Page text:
Most religious communities have ways of acknowledging that different individuals are good at different things, and interested in different things. In his poem titled “Church going,” Phillip Larkin says that a church is a place where “all our compulsions meet, are recognized, and robed as destinies.” Some traditions speak of our “vocations;” not just as a matter of religious leadership, but for any purpose that becomes a source of meaning. We go to church, I think, in part to be reminded to take our lives seriously; to reflect about our purposes, and ask both whether they indeed merit our most profound loyalty, and to consider whether we indeed give them the investment to which we are called. The best churches, in my view, are not those which try to assign us purpose, based on the accidents of our outward identities, but rather those which insistently invite us to name the purpose that calls to us, that gives us joy in its service, and that is worthy of our life’s devotion. They summon us to bless the world with that which is unique in us to bestow, and affirm us as we give our energy to that endeavor.

The third pillar of meaning is transcendence. This is does not have to be about angels, or spirit realms, or gods, although some people do experience it that way. But at its essence it is really nothing more than the realization that there is a world beyond the constraints of your own finite personal experience. There are stars millions of light years away; every solid object we see is composed of a billion dancing atoms. The redwood trees are centuries old; the oceans are a thousand fathoms deep. Tiny seeds grow into fruit laden apple trees; somewhere in the world, a laughing baby has just taken her first steps; on the other side of the globe, a beloved teacher has just crossed the threshold of death. The way we live together could be kinder, safer, more just, more peaceful, more free. All that we know is only the shoreline of all that we might yet learn. The interdependent web connects us to everyone and everything, known and unknown. Our bodies have been shaped by evolution to move to music, to cuddle fuzzy kittens, to delight in the sweetness of a peach, to be awed by the view from a mountaintop. The universe is larger and stranger than we know; larger and stranger than we ever can know. Life is a mystery, to which the only fitting response is gratitude; death is a mystery, the token of all that we do not control.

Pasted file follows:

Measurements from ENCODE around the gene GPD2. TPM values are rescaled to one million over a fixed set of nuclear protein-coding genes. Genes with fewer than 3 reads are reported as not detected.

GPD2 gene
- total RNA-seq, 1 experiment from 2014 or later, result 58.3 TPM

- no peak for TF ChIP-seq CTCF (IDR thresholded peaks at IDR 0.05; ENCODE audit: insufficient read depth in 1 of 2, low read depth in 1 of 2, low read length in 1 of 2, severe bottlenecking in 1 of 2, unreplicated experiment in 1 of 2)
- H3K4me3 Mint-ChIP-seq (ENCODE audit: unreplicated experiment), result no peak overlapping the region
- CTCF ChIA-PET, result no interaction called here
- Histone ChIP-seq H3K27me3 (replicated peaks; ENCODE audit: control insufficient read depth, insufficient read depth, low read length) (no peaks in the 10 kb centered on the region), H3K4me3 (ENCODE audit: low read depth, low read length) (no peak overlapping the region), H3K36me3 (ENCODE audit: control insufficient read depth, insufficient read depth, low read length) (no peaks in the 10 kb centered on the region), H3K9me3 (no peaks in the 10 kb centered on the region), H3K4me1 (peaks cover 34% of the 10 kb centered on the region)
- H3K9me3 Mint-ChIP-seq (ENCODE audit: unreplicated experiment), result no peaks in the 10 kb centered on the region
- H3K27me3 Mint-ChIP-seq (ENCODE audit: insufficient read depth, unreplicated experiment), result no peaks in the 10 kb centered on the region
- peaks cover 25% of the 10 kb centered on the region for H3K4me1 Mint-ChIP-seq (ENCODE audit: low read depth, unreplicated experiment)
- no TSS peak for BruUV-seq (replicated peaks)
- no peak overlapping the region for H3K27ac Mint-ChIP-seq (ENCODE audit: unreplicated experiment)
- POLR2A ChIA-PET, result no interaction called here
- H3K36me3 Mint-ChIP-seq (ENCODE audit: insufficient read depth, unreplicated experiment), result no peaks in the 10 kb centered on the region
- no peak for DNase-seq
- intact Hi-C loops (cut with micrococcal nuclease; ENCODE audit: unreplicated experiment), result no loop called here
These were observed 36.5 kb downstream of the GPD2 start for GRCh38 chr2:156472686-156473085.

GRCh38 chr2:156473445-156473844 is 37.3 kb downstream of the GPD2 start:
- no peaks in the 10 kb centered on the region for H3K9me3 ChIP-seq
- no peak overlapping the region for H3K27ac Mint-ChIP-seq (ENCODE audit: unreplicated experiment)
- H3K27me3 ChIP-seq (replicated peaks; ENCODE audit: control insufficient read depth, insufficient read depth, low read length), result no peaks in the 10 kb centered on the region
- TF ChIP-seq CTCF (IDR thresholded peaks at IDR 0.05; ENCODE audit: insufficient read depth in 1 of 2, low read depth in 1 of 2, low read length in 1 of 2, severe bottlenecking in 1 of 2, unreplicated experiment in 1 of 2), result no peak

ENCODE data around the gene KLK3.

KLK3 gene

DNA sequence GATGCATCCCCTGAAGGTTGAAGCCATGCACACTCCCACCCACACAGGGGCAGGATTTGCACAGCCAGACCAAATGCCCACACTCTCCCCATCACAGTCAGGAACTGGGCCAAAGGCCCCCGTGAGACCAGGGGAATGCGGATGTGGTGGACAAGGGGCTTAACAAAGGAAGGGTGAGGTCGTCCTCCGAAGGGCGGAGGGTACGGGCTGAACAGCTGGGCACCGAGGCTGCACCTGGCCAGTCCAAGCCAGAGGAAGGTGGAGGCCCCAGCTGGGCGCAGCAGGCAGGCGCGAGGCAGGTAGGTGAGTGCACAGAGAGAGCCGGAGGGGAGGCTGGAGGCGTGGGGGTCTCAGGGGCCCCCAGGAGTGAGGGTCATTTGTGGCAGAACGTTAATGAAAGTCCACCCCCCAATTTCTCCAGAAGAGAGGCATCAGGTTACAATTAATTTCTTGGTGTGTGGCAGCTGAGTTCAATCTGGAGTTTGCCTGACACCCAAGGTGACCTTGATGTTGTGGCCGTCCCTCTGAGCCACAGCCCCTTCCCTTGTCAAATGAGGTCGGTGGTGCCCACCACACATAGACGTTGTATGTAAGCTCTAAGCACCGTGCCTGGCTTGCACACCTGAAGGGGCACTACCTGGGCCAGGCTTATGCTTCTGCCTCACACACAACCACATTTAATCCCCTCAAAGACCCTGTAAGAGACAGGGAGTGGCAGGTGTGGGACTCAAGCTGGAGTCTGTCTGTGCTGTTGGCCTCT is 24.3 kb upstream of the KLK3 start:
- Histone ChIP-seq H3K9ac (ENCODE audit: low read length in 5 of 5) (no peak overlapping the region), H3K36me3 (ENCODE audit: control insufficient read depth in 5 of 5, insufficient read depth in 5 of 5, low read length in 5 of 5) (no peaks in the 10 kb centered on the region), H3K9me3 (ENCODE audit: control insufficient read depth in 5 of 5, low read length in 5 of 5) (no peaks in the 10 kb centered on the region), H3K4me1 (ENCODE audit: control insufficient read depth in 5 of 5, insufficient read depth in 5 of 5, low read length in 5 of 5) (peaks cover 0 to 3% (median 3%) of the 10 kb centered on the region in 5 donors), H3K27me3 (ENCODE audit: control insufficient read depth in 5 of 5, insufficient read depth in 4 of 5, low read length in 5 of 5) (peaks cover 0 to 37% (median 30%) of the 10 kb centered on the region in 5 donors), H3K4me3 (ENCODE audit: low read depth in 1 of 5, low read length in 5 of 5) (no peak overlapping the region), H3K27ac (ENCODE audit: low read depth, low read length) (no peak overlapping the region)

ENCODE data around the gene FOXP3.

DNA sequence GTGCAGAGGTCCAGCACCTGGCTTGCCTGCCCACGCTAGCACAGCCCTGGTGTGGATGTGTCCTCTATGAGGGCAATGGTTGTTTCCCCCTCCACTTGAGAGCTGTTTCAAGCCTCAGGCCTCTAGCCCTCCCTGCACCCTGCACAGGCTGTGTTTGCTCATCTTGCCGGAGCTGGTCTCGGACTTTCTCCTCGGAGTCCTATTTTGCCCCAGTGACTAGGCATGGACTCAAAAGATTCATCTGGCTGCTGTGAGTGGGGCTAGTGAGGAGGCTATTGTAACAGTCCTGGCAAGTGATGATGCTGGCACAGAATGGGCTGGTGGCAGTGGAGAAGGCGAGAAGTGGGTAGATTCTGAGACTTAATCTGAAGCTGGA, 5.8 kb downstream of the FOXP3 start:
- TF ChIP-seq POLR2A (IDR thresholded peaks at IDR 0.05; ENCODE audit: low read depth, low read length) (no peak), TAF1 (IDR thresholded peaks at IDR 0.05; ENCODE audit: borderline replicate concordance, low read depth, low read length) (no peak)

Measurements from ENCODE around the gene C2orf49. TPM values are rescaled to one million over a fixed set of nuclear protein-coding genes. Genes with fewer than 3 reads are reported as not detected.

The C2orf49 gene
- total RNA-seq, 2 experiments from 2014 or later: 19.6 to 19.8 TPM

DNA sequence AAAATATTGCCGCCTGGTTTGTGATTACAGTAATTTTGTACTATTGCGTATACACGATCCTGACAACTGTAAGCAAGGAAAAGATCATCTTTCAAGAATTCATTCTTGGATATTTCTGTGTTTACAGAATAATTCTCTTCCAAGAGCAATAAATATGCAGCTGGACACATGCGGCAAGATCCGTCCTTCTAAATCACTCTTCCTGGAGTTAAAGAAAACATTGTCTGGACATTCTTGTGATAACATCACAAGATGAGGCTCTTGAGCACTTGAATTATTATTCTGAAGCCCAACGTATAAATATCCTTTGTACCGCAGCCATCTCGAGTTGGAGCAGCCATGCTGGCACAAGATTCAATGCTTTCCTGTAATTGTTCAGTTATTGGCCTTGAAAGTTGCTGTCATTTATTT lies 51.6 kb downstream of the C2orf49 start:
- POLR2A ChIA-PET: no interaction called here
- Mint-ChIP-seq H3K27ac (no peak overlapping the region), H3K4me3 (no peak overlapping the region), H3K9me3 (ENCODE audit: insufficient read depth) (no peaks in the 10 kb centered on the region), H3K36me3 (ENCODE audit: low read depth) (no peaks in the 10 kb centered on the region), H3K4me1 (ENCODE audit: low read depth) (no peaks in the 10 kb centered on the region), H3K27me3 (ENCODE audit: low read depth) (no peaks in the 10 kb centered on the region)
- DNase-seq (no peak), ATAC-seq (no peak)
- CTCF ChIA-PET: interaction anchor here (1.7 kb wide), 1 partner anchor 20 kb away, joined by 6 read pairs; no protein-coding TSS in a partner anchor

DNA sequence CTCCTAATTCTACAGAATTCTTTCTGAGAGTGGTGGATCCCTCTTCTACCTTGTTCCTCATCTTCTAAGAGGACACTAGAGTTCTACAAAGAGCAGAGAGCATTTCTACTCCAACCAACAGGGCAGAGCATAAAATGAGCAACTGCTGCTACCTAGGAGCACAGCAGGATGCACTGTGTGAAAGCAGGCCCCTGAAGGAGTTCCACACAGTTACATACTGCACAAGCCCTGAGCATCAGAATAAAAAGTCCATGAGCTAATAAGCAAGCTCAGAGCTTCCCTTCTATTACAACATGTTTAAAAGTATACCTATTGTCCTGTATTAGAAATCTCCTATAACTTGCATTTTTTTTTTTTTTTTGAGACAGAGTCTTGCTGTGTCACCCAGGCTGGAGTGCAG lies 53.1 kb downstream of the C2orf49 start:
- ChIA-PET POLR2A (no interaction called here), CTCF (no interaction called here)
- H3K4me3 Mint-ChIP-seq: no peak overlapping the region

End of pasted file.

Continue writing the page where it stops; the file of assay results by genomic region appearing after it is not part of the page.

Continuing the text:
This perspective, this level of perception beyond the utilitarian pursuits of every day and self interest, is essential to our mental and physical health, to our sense of meaning. Some people find it in nature, others in art, others in the practice of inner quietness, or the poetry of ancient wisdom or timeless ritual; others in the moral equations of kinship and justice. The bottom line is that something, somewhere is larger than you; beyond your understanding; more enduring than your brief life; that you can neither exploit nor control. Without that encounter from time to time, our days become impoverished, and captive to littleness. When we are not able to see beyond our own petty dissatisfactions, it will be impossible to live centered in a larger meaning. Part of the purpose of church is to help us remember the scale of things, and our place in it; the grandeur of a universe that both transcends and informs our unique individuality. As I said, for some people, this takes form as the thought of god, but that is only one of its many representations.